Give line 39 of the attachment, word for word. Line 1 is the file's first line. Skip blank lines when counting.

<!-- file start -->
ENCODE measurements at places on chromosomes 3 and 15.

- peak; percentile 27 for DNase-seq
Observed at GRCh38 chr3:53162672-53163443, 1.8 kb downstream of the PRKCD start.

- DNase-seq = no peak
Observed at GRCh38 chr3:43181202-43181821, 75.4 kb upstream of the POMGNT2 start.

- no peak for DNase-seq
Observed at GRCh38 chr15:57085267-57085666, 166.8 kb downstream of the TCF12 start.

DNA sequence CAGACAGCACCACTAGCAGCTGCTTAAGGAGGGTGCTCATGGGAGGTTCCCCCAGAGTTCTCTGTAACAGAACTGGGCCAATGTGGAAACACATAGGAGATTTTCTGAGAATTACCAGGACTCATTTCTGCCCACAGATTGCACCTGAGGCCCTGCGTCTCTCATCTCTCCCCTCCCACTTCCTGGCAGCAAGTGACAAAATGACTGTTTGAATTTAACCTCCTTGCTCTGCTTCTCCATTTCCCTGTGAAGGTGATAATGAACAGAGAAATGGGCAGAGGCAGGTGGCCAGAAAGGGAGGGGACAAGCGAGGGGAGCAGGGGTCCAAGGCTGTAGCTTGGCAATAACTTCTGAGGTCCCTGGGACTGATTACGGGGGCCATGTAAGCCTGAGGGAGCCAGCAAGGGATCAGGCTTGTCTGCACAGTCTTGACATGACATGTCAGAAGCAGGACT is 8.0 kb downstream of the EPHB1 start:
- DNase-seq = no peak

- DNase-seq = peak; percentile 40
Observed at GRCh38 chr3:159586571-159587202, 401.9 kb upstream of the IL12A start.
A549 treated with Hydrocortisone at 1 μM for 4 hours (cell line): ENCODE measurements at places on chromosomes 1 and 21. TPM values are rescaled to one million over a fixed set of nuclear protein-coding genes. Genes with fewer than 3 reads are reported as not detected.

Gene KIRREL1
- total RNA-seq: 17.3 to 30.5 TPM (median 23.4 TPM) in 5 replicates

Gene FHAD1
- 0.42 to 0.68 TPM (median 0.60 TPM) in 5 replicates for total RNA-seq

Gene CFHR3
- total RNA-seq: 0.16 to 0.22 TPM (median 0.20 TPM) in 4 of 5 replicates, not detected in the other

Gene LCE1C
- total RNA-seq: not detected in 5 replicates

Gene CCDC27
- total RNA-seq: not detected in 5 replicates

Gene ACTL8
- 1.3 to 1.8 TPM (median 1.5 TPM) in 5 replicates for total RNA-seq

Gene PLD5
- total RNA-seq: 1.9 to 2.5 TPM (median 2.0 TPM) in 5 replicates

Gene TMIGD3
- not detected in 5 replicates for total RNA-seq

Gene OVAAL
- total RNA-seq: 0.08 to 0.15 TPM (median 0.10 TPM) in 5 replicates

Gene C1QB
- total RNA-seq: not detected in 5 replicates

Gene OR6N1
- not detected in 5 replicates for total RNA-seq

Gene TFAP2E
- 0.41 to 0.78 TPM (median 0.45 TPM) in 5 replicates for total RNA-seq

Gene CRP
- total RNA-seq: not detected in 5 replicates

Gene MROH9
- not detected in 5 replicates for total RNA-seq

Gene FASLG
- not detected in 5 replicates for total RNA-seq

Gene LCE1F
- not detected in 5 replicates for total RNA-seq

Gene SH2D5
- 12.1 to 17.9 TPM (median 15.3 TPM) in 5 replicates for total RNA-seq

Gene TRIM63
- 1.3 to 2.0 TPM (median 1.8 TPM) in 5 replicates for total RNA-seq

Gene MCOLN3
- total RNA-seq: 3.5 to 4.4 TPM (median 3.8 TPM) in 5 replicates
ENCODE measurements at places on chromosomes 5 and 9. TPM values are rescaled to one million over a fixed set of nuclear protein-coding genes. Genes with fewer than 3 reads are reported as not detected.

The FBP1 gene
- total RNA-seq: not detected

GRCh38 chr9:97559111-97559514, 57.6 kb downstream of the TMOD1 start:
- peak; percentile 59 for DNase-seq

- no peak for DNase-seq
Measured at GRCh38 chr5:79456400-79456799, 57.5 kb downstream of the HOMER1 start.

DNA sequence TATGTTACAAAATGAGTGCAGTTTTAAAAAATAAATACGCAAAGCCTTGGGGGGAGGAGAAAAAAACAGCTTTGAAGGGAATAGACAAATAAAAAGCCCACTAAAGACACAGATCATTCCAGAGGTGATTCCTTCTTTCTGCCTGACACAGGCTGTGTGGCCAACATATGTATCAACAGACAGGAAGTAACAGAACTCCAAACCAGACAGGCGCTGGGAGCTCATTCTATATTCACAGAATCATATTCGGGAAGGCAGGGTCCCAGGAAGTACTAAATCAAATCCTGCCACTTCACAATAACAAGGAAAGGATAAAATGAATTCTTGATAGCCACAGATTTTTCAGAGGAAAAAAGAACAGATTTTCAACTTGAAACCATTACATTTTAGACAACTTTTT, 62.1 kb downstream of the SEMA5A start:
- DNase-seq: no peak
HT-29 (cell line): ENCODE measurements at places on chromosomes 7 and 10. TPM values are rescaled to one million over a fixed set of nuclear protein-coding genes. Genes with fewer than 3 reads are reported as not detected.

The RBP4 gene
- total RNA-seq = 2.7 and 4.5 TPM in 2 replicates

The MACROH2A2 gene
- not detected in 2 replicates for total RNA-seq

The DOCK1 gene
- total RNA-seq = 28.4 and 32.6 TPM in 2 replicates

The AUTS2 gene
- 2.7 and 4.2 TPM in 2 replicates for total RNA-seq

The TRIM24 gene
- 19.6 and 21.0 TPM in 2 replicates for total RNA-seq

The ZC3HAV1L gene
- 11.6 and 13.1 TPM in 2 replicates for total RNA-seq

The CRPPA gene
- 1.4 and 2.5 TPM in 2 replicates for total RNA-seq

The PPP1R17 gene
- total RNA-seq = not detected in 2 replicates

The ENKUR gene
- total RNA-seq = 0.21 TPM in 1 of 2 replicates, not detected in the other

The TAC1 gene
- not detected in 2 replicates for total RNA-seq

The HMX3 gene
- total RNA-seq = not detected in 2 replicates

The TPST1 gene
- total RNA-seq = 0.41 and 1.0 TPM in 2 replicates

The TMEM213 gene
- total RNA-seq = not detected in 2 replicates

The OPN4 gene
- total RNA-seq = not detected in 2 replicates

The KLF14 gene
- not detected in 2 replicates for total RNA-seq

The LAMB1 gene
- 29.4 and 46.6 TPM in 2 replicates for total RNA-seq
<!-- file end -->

Gene MROH9